This cannot be true.
I am teaching two reading intensive classes, starting in three weeks, and I have read exactly zero books for either of them.
Also, I don't have any of the kid's school supplies. Except two pairs of jeans, and her shoes.
I am a giant squid of AAAARGH!!!
(I did write several short stories this summer, though, plus I revised and submitted a novel. SO.)
Jesus H. Good luck. I am also in a panic that school is starting in like 4 weeks. But guess what? I have just been wrestling with an article all summer, and I have nothing to show for it so far. I'm impressed that you've gotten some creative work done!
I don't have two little kids, though! Just one, and she's 17, and fends for herself (mostly).
When she was little, it was an ENTIRELY different story, believe me.
Well I did send out a short story. But like every single creative thing I've ever put into the world, it was rejected. I think I should give up on creative publishing. By comparison it's way easier to publish scholarly work. I'm tired of getting nowhere with creative work, and I've had some good success with scholarship.
I actually looked up the cost of a book doctor last night to see if I could afford to send my 2010 novel to someone to get fixed up or at least suggestions for it. I was astounded at the cost. So I guess no book doctor for me. :-/ It's very depressing. The only thing I ever wanted to be was a writer. A real one. I don't think it's ever going to happen.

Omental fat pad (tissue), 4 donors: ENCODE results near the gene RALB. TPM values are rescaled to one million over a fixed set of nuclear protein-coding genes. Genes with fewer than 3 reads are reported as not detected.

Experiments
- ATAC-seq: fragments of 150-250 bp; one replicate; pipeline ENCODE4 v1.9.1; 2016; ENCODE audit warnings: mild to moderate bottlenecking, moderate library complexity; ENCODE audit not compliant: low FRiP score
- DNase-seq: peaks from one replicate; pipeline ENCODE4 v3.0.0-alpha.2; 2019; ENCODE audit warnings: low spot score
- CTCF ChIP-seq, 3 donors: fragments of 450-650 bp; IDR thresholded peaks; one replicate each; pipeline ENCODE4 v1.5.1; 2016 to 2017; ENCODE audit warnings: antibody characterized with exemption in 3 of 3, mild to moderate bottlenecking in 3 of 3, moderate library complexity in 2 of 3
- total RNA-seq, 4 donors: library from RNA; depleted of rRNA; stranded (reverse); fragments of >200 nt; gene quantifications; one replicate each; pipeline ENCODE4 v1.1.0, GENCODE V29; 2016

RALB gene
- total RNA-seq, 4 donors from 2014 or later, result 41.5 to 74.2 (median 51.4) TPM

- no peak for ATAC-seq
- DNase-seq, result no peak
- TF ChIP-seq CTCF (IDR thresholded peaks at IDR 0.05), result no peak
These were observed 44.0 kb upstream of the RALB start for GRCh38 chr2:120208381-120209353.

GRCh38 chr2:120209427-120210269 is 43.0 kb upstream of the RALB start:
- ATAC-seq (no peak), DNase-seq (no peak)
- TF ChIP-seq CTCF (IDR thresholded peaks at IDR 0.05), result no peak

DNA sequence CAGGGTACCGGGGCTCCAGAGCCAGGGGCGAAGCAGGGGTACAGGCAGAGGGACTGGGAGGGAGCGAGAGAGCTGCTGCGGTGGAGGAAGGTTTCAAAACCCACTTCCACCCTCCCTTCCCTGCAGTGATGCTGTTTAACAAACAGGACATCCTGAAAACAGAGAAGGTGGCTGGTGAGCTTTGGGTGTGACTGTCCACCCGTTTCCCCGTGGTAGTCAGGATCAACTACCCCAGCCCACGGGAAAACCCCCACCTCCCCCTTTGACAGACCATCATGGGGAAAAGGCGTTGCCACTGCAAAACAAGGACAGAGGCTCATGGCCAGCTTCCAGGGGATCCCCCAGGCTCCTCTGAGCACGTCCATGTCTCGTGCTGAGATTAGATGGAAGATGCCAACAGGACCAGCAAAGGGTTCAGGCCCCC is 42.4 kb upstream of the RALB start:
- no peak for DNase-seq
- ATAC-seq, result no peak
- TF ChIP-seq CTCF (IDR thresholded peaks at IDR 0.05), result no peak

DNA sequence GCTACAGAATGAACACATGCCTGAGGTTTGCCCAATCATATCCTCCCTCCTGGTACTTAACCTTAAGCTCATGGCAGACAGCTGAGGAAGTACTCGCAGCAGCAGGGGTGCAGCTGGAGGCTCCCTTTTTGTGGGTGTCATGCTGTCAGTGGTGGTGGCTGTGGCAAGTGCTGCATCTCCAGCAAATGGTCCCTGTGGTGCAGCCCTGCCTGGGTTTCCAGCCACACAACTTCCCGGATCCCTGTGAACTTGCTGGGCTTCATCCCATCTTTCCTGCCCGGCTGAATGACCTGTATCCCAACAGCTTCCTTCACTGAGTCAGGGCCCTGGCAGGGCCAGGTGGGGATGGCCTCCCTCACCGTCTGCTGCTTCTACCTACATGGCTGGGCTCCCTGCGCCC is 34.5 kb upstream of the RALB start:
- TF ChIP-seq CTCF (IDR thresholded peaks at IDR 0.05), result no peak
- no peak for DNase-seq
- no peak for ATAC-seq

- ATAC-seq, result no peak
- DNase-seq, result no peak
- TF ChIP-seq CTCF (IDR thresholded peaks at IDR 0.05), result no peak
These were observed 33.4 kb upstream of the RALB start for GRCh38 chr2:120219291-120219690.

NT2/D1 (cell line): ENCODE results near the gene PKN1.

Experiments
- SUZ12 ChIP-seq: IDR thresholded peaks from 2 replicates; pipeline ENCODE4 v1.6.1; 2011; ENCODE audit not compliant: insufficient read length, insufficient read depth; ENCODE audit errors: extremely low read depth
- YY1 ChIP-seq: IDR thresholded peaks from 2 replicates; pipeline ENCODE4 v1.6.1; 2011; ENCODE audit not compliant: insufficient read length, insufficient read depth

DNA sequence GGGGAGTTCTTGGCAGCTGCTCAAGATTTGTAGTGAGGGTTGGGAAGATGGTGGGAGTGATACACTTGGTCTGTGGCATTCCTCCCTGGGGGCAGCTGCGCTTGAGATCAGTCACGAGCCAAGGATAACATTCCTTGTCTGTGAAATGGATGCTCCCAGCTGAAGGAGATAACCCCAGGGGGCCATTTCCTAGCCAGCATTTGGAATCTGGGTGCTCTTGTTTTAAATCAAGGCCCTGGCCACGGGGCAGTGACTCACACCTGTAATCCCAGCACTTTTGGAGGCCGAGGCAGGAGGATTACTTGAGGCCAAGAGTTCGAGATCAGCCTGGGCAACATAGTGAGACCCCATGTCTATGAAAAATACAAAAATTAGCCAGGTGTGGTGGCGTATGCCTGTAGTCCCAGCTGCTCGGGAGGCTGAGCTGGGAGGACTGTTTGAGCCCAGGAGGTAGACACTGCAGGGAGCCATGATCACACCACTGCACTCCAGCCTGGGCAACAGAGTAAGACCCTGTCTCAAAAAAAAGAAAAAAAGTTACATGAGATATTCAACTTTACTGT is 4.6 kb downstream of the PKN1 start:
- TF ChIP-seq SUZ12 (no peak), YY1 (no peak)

We just bought school supplies today (admittedly, just backpack/lunch/water bottle because the school takes care of the rest). Go us!
Wow for creative work. Oh Fie, keep writing. Keep writing. If nothing else, your kids need to see you go for your dream. (Listen to Liz Gilbert's Magic Lessons podcasts for inspiration.)
Also, Fie, rejection means nothing. Every single thing I've gotten published was rejected at *least* seven or eight times before it was accepted. Some of the stories were rejected MANY more times than that.
Send them out again! If you get notes from an editor, revise and send out -- or don't, if you think the editor is wrong -- but send the stories out again!
I read a study some years ago, on Strange Horizons, I think it was, which broke down the number of publications by women and the number of publications by men, and the number of submissions by women and the number by men, and fap fap fap, trying to see why so many more men than women were being published in SF/F.
Well, the study was inconclusive, but one of the editors they talked to made a comment that has stuck with me. She said that one behavioral difference she had notice between male and female writers was that when women got a rejection notice they just quit sending the story out; sometimes they just quit writing altogether. Whereas men, she said, mostly just sent the story somewhere else.
And it wasn't because the men were better writers -- they weren't. The women were often the better writers. Men just had more sense of privilege, so they didn't quit.
That changed my approach. Before that, I tended to just send a story out to one place, or maybe two, and when it was rejected, I figured it was terrible, and stopped sending it out. Now I send it out until it gets accepted somewhere.